Recently, my colleague Fiona Bruce MP held a backbench debate on the contribution of faith organisations to the voluntary sector.
Fiona opened as follows:
Christians possess a rich heritage of social reform and charitable care which is alive today. In the 19th century, William Wilberforce and Lord Shaftesbury led campaigns for the abolition of slavery and child labour. Others, such as Barnardo and William and Catherine Booth, were involved in founding charitable organisations, covering every conceivable form of human need, as an expression of Christian love. The Christian principles that drove Wilberforce and Shaftesbury are still very much alive in Britain today and are as relevant as ever.
I wholeheartedly agree that local churches provide a multitude of benefits to communities. In Wycombe, we are blessed to have a variety of Christian groups actively engaging with those most in need, including:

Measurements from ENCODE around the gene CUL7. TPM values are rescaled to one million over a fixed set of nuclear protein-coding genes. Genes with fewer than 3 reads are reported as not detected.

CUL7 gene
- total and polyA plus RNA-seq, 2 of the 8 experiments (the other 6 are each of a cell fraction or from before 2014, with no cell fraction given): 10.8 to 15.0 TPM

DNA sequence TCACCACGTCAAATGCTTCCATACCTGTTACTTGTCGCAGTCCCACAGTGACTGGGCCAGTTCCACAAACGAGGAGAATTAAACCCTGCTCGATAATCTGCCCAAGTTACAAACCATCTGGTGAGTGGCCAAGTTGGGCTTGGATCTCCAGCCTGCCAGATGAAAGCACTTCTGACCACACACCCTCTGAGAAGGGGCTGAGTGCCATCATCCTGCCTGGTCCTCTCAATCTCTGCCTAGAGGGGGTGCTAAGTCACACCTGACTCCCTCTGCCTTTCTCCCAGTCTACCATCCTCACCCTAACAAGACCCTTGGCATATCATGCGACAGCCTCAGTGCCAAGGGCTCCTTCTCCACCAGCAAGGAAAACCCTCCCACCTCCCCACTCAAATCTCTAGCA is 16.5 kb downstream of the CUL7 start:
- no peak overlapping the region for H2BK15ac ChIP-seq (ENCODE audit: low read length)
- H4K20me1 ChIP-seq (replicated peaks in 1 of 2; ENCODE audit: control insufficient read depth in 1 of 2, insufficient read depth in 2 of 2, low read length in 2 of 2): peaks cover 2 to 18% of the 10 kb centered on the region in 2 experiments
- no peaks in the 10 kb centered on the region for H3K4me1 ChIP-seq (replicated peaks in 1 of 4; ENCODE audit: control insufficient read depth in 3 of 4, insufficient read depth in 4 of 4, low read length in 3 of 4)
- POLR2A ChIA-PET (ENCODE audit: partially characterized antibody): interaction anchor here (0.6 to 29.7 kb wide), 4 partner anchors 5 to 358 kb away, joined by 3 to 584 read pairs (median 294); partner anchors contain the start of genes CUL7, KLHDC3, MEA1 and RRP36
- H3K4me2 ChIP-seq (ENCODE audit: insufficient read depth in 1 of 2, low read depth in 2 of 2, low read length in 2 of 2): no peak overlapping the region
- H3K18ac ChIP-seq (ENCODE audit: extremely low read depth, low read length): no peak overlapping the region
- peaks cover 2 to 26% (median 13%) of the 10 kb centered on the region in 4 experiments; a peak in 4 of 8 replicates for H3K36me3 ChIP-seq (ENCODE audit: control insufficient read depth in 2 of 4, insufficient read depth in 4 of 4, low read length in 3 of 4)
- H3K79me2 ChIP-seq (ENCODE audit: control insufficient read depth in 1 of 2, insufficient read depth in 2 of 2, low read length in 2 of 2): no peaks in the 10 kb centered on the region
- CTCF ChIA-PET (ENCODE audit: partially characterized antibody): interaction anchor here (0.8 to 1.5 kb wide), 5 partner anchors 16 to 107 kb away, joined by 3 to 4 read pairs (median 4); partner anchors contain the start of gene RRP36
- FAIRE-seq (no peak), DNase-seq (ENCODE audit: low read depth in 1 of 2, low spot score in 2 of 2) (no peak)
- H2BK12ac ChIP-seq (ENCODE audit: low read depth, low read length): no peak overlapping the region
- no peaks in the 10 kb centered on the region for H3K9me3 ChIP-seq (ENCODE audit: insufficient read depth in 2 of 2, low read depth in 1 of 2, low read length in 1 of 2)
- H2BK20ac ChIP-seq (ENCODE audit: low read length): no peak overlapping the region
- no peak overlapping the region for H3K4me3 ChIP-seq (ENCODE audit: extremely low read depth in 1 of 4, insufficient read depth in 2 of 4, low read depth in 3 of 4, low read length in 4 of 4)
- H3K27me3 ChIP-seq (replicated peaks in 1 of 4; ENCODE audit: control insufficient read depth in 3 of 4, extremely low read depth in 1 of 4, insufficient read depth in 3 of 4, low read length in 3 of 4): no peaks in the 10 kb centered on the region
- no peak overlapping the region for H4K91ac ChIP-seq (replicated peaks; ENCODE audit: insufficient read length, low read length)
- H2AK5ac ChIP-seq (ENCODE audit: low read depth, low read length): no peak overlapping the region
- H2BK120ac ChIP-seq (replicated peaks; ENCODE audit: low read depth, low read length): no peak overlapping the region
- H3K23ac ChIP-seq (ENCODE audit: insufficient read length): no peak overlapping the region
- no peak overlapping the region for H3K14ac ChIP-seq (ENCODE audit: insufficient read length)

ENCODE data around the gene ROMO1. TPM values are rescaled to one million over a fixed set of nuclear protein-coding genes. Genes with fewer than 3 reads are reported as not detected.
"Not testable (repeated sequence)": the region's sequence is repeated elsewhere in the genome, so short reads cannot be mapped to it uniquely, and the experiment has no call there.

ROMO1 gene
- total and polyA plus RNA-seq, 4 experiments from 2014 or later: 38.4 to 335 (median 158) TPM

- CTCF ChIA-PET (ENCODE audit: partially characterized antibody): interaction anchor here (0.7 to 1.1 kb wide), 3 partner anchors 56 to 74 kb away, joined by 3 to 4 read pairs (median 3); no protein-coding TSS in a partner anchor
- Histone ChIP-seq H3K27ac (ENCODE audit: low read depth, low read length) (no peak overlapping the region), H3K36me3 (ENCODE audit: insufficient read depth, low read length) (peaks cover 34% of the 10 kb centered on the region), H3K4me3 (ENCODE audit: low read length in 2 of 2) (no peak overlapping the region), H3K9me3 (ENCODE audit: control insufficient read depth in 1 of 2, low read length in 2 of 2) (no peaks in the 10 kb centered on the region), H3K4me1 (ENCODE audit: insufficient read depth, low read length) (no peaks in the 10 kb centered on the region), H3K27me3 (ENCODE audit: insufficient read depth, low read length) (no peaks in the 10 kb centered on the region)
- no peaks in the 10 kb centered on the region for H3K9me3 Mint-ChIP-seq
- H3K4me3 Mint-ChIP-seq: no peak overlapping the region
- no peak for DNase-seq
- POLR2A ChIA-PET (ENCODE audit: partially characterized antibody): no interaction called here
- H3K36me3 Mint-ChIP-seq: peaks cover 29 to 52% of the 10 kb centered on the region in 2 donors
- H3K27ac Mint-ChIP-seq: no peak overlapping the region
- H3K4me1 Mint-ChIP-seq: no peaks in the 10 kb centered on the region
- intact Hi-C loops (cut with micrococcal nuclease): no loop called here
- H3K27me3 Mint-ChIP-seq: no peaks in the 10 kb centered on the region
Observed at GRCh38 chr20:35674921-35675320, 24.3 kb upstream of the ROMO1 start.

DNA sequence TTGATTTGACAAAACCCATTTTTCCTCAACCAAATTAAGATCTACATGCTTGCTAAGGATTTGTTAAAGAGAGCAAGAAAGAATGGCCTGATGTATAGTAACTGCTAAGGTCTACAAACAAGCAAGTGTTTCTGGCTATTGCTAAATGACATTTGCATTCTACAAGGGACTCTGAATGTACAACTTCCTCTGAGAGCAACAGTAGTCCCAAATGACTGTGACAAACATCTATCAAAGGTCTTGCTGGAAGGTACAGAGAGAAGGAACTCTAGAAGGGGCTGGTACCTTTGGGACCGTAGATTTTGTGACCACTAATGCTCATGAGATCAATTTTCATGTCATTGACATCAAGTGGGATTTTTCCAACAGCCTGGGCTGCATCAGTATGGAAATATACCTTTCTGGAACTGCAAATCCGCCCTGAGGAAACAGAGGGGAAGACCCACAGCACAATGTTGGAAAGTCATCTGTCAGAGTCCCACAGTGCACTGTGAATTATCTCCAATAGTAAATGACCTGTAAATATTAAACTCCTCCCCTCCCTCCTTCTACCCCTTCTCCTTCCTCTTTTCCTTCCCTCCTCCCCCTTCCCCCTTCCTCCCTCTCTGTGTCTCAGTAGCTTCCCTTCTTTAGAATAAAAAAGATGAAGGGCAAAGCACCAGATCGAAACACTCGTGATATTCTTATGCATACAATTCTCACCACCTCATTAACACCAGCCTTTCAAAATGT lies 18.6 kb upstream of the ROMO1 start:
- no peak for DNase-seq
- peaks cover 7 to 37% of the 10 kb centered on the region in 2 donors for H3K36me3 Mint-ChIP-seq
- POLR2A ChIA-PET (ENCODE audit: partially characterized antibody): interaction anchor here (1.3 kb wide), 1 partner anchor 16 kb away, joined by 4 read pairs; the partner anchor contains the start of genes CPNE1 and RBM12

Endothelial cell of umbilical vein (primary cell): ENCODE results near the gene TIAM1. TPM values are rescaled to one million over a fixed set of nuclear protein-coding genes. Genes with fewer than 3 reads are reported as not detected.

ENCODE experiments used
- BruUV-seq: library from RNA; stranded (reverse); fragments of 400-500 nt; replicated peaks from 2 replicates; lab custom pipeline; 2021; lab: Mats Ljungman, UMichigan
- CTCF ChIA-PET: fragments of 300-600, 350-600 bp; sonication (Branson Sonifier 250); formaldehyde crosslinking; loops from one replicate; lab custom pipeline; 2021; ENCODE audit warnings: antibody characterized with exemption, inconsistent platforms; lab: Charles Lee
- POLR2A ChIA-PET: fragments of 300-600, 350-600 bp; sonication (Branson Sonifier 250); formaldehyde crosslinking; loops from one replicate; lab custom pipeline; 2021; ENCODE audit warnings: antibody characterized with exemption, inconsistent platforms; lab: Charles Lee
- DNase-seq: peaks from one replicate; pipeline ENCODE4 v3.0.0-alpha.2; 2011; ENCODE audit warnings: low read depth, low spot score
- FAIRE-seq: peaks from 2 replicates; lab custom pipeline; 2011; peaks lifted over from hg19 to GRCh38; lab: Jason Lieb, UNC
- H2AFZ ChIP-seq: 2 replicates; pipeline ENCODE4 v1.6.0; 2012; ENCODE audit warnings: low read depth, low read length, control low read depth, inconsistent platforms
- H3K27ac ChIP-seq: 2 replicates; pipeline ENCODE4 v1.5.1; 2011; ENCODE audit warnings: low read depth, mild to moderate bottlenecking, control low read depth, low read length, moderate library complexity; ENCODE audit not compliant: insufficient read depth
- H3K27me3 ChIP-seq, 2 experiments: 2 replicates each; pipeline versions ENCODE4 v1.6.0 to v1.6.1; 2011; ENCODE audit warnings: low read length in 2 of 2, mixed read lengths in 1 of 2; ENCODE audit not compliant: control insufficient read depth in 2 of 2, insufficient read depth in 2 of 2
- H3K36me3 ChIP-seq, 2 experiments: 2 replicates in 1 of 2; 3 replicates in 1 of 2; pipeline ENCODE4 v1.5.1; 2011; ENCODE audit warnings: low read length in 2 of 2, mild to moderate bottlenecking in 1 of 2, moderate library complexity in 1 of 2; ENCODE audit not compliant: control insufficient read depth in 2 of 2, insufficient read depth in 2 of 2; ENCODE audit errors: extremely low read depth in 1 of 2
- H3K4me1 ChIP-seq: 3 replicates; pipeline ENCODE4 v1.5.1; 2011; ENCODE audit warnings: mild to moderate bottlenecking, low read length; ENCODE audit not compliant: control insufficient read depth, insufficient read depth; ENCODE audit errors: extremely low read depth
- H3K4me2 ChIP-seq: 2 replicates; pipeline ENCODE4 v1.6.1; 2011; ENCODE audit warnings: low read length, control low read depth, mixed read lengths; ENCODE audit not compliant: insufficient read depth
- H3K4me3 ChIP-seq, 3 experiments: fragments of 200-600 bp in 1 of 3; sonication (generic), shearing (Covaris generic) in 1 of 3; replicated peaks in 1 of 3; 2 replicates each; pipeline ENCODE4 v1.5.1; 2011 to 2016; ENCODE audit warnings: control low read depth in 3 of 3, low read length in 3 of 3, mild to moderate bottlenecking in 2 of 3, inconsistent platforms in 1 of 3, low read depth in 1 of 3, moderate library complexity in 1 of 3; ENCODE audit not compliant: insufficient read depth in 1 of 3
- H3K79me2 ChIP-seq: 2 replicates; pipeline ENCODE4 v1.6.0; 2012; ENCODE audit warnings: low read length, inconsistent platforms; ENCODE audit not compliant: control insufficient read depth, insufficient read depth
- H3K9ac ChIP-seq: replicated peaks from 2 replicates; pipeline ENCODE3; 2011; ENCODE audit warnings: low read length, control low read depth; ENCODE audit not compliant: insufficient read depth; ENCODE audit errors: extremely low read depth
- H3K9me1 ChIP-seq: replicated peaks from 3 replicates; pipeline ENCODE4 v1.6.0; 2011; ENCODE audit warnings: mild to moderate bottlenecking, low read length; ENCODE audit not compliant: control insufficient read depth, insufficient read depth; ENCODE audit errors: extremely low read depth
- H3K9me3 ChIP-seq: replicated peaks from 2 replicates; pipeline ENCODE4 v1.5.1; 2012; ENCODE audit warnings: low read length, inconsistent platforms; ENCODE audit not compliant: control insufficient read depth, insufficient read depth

- Wycombe Homeless Connection, which helped over 400 people in 2015 and helped to reduce the number of evictions in High Wycombe District by about 25 percent.
- The One Can Trust food bank, led by local Christians.
- Lighthouse, which helps parents in the first week of the summer holiday by hosting 6500 children from across Buckinghamshire to take part in activities.
- Monthly groups for special needs adults in which they come together to learn and enjoy themselves and as a result feel more confident integrating in society.
- Money courses provided by Christians Against Poverty, helping over a hundred people across Wycombe in 2015 with debt issues.
I am proud of the great work being done in Wycombe and I commend all those who volunteer locally to help those in need.